Babcock University in Ilishan-Remo, Ogun State, has graduated 1,926 first degree holders, among which was Mrs Edafe Dogo, a mother of two who graduated with a 4.95 cumulative grade point average, to emerge the overall best in the 2018/2019 academic session, Punch Metro reports.
Dogo, who is a staff of the school, said she chose Business Education because of her love for teaching, a trait she picked from her mother who was an elementary school teacher.
While speaking with journalists at the 17th convocation of the institution held at the University Stadium on Sunday, she also disclosed that the support of God, her husband and lecturers enabled her to achieve the great feat.
“As a wife and mother of two children, I will say it was God and I trusted Him from the beginning because I didn’t know how to go about it. My family was wonderful, they cooperated with me. My husband helped out whenever I was tired and couldn’t meet up. Throughout it was just God, because without God the waking up early and sleeping late to read would have been in vain. I also had the best lecturers. They never gave up on us, they kept on pushing us until we achieved. I owe my success to my lecturers, family, colleagues and classmates.
“I feel it was easier for me because I was doing something I loved doing, every class or exam was enjoyable. When the results started rolling out I was amazed and just surrendered to God’s will. This is simply God’s will, there is nothing super about me,” Dogo enthused.
Speaking on the topic ‘Faith, Fact and Fiction’, the Jacob and Frances Sanger Mossiker Chair at the University of Texas in the United States, Prof. Toyin Falola, said the days of the government taking care of everyone was over, as he noted that there was a need to combine skills acquisition with the acquisition of certificates.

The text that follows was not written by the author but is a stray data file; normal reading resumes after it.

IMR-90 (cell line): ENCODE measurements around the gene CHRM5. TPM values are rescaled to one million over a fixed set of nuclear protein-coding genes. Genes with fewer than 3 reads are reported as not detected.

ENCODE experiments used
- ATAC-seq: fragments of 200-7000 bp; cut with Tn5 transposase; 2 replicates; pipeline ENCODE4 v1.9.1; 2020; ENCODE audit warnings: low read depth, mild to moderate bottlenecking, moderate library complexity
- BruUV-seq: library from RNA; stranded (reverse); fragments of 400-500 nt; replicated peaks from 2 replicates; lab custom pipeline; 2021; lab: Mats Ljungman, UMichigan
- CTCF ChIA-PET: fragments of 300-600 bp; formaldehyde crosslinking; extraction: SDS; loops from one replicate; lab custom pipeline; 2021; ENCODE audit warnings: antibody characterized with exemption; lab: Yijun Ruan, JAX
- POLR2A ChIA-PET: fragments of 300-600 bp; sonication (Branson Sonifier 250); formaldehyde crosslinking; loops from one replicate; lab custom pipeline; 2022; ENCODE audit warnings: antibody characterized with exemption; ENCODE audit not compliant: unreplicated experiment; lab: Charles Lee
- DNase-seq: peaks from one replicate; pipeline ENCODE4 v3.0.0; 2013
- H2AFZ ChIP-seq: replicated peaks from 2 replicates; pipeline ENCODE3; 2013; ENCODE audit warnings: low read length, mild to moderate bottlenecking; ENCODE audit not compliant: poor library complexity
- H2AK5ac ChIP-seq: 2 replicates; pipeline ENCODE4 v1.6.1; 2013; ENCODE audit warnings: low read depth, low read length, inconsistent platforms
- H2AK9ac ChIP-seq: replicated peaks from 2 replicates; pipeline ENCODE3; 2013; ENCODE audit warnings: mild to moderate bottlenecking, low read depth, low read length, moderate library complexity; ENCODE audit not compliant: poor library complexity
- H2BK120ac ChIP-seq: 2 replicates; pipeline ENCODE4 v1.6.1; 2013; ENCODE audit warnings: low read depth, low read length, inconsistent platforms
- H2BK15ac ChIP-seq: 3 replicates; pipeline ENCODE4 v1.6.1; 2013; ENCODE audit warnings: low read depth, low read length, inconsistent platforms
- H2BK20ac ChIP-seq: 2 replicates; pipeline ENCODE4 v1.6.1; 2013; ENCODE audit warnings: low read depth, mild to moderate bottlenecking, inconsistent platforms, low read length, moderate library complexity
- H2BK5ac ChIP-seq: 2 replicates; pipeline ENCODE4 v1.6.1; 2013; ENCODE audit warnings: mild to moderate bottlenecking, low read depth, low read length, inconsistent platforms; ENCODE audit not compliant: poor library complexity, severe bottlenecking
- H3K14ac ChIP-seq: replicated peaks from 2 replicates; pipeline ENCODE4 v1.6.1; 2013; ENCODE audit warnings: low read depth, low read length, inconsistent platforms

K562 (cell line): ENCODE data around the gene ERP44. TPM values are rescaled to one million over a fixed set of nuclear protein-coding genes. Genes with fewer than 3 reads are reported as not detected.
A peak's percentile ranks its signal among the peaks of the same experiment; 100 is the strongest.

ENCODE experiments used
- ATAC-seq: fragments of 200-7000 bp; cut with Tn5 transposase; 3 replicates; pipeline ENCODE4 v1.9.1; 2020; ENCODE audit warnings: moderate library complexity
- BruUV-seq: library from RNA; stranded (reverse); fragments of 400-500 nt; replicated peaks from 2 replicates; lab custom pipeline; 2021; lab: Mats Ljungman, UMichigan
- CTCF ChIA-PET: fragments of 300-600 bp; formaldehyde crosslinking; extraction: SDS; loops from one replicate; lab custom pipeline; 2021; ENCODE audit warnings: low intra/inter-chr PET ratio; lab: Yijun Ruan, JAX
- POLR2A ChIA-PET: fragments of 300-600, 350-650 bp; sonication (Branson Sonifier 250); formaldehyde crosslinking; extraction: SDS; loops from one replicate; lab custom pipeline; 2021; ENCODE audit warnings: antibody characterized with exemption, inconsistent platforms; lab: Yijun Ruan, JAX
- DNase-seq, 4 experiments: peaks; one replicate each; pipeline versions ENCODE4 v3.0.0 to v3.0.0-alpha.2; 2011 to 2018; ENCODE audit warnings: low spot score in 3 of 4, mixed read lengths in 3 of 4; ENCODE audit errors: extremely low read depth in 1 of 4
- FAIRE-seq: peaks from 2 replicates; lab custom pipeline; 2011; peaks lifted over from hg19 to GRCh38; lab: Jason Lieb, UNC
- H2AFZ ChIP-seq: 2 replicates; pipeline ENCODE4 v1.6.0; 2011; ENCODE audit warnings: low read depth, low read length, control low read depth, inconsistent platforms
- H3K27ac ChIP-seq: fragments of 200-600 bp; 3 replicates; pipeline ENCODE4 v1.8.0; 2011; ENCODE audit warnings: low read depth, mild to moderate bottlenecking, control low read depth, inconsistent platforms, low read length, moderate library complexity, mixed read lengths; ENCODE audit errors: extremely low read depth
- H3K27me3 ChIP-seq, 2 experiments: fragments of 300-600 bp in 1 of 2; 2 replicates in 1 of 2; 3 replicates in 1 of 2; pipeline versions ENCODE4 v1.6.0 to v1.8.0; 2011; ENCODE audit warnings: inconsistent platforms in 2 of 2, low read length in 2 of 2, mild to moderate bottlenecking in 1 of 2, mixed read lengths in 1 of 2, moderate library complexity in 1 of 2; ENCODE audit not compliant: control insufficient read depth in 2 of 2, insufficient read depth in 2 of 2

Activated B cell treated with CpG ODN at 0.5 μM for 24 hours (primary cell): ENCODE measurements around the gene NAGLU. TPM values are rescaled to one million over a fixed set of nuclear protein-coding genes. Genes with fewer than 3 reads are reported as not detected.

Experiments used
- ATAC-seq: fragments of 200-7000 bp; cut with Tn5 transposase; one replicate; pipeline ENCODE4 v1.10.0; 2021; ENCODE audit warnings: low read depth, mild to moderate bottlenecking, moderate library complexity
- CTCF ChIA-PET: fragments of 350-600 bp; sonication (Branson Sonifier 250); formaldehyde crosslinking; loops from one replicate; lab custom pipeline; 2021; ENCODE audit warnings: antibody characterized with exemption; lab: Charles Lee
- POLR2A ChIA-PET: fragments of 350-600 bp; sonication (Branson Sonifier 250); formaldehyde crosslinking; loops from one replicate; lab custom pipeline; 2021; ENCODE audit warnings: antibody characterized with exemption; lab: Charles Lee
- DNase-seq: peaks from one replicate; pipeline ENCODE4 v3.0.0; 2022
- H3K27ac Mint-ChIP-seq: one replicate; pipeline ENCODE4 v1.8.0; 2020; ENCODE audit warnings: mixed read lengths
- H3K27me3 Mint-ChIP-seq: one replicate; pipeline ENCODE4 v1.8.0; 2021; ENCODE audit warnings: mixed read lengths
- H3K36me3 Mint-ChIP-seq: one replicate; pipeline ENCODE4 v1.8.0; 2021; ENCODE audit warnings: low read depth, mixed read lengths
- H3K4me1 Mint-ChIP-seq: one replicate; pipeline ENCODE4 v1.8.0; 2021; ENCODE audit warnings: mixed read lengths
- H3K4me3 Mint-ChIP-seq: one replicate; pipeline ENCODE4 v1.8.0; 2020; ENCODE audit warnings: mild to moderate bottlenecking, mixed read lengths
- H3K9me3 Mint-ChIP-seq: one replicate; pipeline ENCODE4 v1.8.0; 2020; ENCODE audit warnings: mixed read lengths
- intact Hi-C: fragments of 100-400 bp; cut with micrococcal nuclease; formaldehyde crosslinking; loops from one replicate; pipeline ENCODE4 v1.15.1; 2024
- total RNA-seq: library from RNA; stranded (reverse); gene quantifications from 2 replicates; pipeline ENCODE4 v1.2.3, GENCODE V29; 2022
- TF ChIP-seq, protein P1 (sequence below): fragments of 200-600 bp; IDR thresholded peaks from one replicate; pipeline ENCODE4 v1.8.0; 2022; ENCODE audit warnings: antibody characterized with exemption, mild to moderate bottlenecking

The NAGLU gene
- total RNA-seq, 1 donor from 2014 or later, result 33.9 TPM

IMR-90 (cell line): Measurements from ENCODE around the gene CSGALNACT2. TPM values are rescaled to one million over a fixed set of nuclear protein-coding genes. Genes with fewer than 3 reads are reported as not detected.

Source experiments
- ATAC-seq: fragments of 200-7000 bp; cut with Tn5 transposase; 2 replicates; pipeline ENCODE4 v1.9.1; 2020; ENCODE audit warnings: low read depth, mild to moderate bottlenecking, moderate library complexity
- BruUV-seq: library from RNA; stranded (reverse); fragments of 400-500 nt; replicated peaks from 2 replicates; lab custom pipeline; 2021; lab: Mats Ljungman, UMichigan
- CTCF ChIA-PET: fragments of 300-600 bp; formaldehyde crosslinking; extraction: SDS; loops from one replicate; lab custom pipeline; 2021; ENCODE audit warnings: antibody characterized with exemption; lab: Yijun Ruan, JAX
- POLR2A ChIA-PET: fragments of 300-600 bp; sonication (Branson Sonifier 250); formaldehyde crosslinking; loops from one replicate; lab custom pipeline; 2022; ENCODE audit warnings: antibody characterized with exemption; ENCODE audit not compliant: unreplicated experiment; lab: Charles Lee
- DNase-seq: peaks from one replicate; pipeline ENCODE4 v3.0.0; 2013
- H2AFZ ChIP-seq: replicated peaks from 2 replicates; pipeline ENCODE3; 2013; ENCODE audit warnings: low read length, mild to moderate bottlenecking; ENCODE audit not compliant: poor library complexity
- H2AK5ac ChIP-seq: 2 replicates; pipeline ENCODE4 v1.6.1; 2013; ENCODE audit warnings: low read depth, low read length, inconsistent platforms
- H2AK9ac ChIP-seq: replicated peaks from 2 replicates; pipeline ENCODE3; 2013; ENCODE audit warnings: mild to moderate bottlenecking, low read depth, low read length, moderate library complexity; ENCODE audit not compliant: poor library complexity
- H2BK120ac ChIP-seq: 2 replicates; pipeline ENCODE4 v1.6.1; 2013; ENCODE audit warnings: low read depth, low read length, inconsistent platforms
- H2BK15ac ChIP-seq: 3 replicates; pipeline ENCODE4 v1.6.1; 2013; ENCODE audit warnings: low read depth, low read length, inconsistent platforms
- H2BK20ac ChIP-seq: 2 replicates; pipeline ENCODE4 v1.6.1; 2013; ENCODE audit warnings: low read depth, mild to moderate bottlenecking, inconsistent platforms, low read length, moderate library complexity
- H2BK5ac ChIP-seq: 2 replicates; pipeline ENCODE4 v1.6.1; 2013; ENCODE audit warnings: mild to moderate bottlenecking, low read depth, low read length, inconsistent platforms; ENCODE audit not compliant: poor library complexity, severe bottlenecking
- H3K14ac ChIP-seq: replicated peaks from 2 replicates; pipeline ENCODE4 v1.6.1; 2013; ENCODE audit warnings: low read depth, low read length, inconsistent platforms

Falola said, “We need not say we want to separate faith from knowledge because we can combine them to produce better citizens that can have more integrity. Students can collect a degree and be spiritual and also knowledgeable, this combination is very positive for the development of the country.
“However, the important question is to what extent can the government assist private universities like Babcock. They can do scholarship for students because they are Nigerians. A scholarship will be the best because that way they divert money to the private university. The days when the government could absorb everybody has gone and we need to combine the acquisition of skills with certificates. It is not wrong to have a BA in English and have a skill in plumbing or painting. So, we have to rethink the packaging of these degrees to make sure they are infused with skills element.”
He further advised the graduates to use the values they learned to develop themselves and the country.
On his part, the Secretary to the Federal Government of Nigeria, Mr Boss Mustapha, said it was essential that the government ensured that the standard of education was not lowered.
Mustapha advised, “One of the things we need to do is to ensure we prepare our graduates in every stratum of our educational system for the world market. That means we have to give them skills or resources to be able to face the challenges of employability. It is not only about graduating with a certificate if you don’t have the desired skills to be employable it constitutes a problem.
“Our education system should tilt towards the direction of making our graduates skilled in such a way that they will not rely on the government for employment but become entrepreneurs and job creators.”
The Vice-Chancellor of the institution, Prof. Ademola Tayo, said he expected the students to become job creators rather than job seekers because they were taught entrepreneurship.
“Most times education in Nigeria trains only the head alone without training the hand and heart that is why some are very clever mentally but they are not able to use their hand to add value to the society. Babcock believes in holistic education, training the whole man; the physical, spiritual and social aspects of man, so that wherever they find themselves they can cohabit with other people.
“The graduates should think out of the box. What we have given to them, they should replicate it. I expect them to become job creators rather than job seekers because we taught them entrepreneurship,” Tayo said.
The ceremony saw the guest lecturer, Falola, conferred with a Doctor of Letters, just as the university graduated 372 postgraduate students.